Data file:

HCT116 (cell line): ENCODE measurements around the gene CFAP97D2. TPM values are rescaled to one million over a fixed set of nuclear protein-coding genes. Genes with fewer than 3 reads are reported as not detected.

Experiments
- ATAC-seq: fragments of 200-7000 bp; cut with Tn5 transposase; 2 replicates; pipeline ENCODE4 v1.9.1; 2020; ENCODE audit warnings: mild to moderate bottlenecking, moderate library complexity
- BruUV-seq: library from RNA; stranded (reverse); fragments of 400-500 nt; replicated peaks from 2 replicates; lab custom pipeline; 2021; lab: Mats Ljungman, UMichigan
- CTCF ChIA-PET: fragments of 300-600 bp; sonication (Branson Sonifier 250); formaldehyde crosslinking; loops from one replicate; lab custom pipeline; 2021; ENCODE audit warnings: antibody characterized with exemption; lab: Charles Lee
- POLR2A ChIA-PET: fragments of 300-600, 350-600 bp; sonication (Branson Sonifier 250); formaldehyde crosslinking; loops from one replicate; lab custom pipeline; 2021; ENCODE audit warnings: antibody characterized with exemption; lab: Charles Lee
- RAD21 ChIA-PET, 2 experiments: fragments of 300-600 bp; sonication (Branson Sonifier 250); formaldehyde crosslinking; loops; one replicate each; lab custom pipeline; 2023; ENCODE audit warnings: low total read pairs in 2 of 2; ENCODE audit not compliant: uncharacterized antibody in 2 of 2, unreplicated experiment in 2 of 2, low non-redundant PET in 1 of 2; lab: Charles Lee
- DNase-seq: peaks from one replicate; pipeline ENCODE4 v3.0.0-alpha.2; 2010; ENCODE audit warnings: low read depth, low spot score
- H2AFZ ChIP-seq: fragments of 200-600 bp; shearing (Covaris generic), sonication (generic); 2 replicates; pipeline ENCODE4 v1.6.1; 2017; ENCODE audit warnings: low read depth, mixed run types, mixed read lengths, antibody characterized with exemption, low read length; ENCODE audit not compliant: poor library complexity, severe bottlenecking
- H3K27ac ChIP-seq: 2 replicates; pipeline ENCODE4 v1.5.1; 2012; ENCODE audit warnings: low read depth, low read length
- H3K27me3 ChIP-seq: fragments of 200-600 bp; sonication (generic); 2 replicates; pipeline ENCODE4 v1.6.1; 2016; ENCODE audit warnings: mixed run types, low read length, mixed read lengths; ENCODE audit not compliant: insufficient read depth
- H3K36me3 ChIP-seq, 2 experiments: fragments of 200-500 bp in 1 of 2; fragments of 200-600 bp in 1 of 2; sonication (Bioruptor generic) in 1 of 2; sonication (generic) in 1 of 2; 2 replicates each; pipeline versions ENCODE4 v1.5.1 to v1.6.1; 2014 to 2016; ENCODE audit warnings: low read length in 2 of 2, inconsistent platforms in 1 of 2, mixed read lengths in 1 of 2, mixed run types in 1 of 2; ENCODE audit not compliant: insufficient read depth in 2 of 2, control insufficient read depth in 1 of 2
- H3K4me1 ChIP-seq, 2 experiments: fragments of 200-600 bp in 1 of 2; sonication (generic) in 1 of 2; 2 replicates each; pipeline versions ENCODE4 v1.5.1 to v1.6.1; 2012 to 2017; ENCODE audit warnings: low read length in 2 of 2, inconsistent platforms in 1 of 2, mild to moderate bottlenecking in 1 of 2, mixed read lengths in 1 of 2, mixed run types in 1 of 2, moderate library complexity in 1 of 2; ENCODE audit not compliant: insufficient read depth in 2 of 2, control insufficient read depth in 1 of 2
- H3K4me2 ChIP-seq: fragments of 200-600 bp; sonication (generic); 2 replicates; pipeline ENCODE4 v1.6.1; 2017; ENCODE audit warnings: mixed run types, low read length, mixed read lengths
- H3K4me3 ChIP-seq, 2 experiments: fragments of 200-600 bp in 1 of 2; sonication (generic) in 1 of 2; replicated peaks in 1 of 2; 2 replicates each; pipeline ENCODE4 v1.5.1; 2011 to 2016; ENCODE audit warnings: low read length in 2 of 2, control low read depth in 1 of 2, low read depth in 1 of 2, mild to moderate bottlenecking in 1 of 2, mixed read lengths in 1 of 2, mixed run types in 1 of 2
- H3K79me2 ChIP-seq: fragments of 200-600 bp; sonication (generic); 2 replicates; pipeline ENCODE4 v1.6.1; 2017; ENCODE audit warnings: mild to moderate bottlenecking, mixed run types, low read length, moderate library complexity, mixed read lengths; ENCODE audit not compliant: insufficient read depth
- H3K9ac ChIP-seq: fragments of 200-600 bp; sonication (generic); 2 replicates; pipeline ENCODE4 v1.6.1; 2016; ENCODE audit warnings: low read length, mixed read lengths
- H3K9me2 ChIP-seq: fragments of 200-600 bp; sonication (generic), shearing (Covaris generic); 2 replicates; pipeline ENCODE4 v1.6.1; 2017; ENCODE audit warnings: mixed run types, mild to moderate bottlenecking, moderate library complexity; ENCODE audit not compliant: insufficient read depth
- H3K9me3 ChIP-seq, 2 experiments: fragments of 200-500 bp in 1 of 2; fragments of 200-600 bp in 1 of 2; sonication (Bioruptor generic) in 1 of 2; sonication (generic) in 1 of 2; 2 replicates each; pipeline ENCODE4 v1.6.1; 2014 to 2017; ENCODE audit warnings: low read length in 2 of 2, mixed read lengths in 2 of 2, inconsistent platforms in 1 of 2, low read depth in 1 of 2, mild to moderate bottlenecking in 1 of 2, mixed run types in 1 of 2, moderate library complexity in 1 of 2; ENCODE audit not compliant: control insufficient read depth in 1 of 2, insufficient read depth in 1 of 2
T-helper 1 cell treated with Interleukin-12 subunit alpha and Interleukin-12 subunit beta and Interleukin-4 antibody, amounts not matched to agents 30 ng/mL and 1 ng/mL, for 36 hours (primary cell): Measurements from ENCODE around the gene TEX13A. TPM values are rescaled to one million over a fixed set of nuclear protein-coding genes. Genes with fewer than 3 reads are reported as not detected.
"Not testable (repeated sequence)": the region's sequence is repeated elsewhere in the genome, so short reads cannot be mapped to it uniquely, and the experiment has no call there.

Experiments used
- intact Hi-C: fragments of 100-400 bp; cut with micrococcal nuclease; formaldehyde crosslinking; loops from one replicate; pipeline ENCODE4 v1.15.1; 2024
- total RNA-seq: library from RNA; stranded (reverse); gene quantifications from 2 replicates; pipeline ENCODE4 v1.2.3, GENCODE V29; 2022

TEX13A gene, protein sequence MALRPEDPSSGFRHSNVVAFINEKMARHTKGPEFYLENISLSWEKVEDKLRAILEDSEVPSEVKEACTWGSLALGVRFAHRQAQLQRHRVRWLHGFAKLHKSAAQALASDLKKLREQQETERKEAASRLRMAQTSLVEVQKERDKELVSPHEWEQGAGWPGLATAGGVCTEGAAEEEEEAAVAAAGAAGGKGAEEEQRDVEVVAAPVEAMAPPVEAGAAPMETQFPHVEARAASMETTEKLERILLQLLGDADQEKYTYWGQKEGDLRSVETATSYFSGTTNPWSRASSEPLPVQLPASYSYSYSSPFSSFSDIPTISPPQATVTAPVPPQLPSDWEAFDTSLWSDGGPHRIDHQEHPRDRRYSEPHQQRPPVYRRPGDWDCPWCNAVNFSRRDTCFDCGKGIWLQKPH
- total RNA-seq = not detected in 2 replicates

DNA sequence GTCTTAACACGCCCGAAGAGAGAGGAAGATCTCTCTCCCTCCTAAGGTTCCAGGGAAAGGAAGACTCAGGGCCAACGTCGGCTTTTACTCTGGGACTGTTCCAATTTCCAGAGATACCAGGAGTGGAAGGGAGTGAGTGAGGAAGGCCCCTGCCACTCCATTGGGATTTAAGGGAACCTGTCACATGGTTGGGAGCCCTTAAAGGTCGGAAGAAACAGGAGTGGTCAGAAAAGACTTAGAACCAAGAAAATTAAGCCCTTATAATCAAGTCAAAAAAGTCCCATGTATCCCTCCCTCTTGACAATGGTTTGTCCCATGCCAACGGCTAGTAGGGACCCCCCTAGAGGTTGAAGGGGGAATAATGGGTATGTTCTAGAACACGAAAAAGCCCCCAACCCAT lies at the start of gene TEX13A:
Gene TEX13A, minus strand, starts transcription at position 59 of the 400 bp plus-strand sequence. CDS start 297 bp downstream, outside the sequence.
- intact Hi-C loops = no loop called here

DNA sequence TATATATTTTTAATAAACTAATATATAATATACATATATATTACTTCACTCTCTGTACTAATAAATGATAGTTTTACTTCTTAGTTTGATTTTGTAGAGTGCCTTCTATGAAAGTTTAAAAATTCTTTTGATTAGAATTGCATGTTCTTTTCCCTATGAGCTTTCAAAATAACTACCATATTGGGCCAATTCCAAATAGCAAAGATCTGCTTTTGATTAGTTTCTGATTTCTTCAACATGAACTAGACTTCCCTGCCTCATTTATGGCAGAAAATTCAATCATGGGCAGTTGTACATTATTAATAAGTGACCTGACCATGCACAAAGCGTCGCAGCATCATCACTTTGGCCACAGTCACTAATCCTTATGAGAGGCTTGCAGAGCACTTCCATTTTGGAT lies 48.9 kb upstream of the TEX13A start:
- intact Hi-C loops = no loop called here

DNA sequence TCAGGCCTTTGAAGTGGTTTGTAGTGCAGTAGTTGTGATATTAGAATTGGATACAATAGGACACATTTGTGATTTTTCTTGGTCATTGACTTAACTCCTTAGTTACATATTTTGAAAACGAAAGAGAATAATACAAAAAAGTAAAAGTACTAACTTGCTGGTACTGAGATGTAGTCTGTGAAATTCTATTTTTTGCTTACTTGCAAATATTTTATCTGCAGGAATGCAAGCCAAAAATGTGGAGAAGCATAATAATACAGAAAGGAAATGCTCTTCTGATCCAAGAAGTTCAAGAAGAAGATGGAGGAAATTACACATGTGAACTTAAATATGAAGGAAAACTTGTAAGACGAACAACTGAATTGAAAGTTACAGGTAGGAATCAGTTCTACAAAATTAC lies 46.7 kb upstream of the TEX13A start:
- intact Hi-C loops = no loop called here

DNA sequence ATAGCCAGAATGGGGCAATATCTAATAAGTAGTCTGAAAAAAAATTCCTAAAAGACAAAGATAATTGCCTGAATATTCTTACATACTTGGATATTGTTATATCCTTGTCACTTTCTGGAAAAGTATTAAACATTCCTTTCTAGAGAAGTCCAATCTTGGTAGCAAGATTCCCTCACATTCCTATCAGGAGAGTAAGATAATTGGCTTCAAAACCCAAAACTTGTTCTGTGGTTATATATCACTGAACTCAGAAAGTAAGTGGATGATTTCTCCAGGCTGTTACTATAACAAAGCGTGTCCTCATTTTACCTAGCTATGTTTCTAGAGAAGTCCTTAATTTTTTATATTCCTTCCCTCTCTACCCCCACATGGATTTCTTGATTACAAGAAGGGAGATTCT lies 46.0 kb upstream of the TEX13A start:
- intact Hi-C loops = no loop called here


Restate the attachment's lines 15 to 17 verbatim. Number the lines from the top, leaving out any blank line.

- H3K4me3 ChIP-seq, 2 experiments: fragments of 200-600 bp in 1 of 2; sonication (generic) in 1 of 2; replicated peaks in 1 of 2; 2 replicates each; pipeline ENCODE4 v1.5.1; 2011 to 2016; ENCODE audit warnings: low read length in 2 of 2, control low read depth in 1 of 2, low read depth in 1 of 2, mild to moderate bottlenecking in 1 of 2, mixed read lengths in 1 of 2, mixed run types in 1 of 2
- H3K79me2 ChIP-seq: fragments of 200-600 bp; sonication (generic); 2 replicates; pipeline ENCODE4 v1.6.1; 2017; ENCODE audit warnings: mild to moderate bottlenecking, mixed run types, low read length, moderate library complexity, mixed read lengths; ENCODE audit not compliant: insufficient read depth
- H3K9ac ChIP-seq: fragments of 200-600 bp; sonication (generic); 2 replicates; pipeline ENCODE4 v1.6.1; 2016; ENCODE audit warnings: low read length, mixed read lengths